Web queries have been part of the Microsoft Excel object model for quite a while now, but are not often seen on Excel dashboards. Talented Xcelsius and Excel developer Kalyan Verma (author of the fabulous myxcelsius.com blog), has posted an example of using Excel Web Queries to power an Excel dashboard connected to the American Automobile Association’s database of pump prices of 100,000 gas stations.

The post is entitled Real Time Fuel Gauge Dashboard using Excel Web Query and walks the reader through not only a lesson in the use of Excel Web Queries, but also some principles learned from reading Stephen Few’s Information Dashboard Design: The Effective Visual Communication of Data. Can you guess which specific principles?

Take a look at this screenshot. Click on the image to enlarge this excel dashboard. Be sure to visit the post at the link above to read more from Kalyan as well as see more screenshots of the Excel dashboard. Most importantly, you can download the .xls file for the Excel Dashboard and play around with the Excel Web Query dashboard for yourself.

Excel Gas Price Dashboard

Excel Dashboard using Web Queries to Show Gas Prices

Excel Dashboard using Web Queries to Show Gas Prices

If you are new to Excel’s Web Query feature, consult this introduction from Microsoft’s Office Online resource:

Get and Analyze Data From the Web in Excel

Speaking of Microsoft Online, try this query and look who is the first result! Click on the word “Dashboard” below:

Dashboard Search on office.microsoft.com

Update: As noted in the comments below, we have covered similar gas price dashboards previously. Take a look at Ryan Goodman’s Xcelsius Gas Price Data Dashboard. It even has a Dashboard Spy Video!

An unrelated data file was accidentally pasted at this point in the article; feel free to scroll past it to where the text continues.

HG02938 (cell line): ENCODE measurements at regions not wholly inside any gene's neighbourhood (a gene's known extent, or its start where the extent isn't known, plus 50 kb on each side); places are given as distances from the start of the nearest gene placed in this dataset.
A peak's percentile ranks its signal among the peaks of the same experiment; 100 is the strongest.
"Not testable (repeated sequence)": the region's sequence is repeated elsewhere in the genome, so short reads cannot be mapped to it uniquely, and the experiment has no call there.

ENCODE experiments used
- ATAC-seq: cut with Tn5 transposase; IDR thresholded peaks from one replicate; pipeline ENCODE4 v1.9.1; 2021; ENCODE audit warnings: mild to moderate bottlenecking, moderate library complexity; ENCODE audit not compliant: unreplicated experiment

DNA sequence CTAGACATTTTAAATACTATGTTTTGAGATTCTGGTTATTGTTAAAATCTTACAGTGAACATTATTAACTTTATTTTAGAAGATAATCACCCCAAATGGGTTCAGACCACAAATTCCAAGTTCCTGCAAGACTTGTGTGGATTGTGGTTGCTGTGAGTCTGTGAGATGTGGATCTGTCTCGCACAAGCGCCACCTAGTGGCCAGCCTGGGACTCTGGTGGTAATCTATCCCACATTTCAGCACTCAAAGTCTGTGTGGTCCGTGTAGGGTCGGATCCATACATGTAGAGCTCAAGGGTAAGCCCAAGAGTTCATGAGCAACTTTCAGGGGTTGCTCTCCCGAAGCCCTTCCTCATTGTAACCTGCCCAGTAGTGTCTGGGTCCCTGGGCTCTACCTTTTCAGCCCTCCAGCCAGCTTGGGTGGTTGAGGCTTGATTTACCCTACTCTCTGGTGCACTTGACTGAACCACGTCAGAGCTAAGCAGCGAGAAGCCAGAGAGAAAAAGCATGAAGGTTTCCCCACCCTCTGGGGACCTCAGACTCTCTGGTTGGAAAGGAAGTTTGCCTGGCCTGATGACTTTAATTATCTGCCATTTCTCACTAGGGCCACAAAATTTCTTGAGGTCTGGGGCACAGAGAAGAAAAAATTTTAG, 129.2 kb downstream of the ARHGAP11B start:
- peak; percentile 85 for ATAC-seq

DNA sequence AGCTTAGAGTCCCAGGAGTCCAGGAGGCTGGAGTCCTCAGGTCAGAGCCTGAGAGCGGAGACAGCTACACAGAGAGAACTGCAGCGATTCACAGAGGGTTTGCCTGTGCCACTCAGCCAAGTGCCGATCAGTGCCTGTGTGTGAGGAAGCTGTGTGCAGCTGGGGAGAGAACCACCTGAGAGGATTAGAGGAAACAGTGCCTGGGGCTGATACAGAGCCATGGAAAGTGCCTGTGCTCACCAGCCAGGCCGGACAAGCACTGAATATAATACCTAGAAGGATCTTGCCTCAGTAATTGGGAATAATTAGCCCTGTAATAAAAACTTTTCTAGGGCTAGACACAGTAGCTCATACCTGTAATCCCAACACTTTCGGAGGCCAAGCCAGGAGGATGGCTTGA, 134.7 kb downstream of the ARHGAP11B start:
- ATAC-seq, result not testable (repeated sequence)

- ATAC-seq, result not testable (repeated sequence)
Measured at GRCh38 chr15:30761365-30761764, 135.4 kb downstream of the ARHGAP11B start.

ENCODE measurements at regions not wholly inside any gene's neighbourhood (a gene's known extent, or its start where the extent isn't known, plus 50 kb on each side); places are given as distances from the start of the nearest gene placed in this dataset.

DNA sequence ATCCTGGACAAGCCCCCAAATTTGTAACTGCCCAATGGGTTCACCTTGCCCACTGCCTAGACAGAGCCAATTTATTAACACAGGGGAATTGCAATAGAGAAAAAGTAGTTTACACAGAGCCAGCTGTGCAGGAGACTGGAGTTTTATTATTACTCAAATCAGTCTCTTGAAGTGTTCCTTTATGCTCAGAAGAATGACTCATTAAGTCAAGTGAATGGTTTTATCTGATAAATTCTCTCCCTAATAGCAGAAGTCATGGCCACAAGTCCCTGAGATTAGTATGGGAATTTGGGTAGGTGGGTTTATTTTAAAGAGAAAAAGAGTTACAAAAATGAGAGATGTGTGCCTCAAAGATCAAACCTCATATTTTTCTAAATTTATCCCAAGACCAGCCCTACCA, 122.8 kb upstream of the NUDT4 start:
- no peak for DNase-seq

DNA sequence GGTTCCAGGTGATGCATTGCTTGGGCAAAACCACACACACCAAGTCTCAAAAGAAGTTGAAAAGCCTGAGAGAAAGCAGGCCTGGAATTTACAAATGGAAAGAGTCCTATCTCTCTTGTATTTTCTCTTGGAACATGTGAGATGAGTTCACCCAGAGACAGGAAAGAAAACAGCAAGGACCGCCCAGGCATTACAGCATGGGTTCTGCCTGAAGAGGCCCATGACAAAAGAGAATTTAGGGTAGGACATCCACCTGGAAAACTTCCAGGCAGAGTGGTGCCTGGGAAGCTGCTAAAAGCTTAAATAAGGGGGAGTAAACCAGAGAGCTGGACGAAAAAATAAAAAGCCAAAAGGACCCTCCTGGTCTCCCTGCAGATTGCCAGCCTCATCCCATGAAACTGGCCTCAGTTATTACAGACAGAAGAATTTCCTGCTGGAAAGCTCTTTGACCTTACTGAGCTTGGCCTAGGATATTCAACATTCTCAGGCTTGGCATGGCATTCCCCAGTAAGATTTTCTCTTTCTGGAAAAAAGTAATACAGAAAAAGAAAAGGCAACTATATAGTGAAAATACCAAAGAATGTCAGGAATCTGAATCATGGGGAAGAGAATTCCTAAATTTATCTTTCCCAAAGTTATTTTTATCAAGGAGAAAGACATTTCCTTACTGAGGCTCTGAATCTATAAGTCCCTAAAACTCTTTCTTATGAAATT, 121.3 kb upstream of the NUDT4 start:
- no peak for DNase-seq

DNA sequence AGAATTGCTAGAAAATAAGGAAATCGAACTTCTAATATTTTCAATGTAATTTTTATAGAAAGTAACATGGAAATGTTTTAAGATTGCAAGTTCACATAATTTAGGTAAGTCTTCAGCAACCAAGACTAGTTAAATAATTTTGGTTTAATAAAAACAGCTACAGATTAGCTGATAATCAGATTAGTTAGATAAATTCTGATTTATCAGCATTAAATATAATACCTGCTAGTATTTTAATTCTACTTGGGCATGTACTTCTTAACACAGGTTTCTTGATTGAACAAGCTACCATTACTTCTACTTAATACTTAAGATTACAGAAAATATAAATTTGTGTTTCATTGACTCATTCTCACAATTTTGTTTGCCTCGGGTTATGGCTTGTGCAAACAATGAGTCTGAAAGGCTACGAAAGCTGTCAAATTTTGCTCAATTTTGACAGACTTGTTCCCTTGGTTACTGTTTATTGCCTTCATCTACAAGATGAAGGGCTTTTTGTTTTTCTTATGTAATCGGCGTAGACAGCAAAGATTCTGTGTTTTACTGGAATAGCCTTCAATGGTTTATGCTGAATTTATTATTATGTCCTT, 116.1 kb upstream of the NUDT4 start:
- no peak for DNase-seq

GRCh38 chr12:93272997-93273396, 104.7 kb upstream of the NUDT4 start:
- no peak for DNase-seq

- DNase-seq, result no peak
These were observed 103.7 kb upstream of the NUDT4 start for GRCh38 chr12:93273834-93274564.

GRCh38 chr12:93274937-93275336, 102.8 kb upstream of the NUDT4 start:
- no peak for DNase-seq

Tags: Excel Dashboard for Gas Price Monitoring, Web query excel dashboard, myxcelsius.com, excel gas dashboard

A Beautiful Dashboard Journey

Business dashboard projects are often journeys rather than simple implementations. It’s a journey through a world of choices between the right metrics, the technologies, the data collection challenges and data visualization techniques. Sometimes it feels to us dashboard designers that BI is an exotic land in which our challenge is to find (or create) the right path for our users.

Enjoy the journey of exploration of your business intelligence choices, because, as I hope you agree, it’s the most rewarding part. As Don Williams Jr (American novelist and poet) said, “The road of life twists and turns and no two directions are ever the same. Yet our lessons come from the journey, not the destination.”

You don’t have to take the journey alone. There are plenty of us out in the world of business intelligence visualization that can help guide you. Maybe our advice can smooth your way. The gems that we share perhaps can save you fruitless trips down the wrong paths and steer you away from problem areas. This has been the goal of The Dashboard Spy’s efforts to document business dashboards as I come across them out in the wild. I hope my efforts have helped.

Sometimes we meet fellow travellers on our journeys of discovery that act so graciously and share information of such value that we should stop everyone else and tell them at once about what we’ve found. The purpose of today’s post is to do exactly that.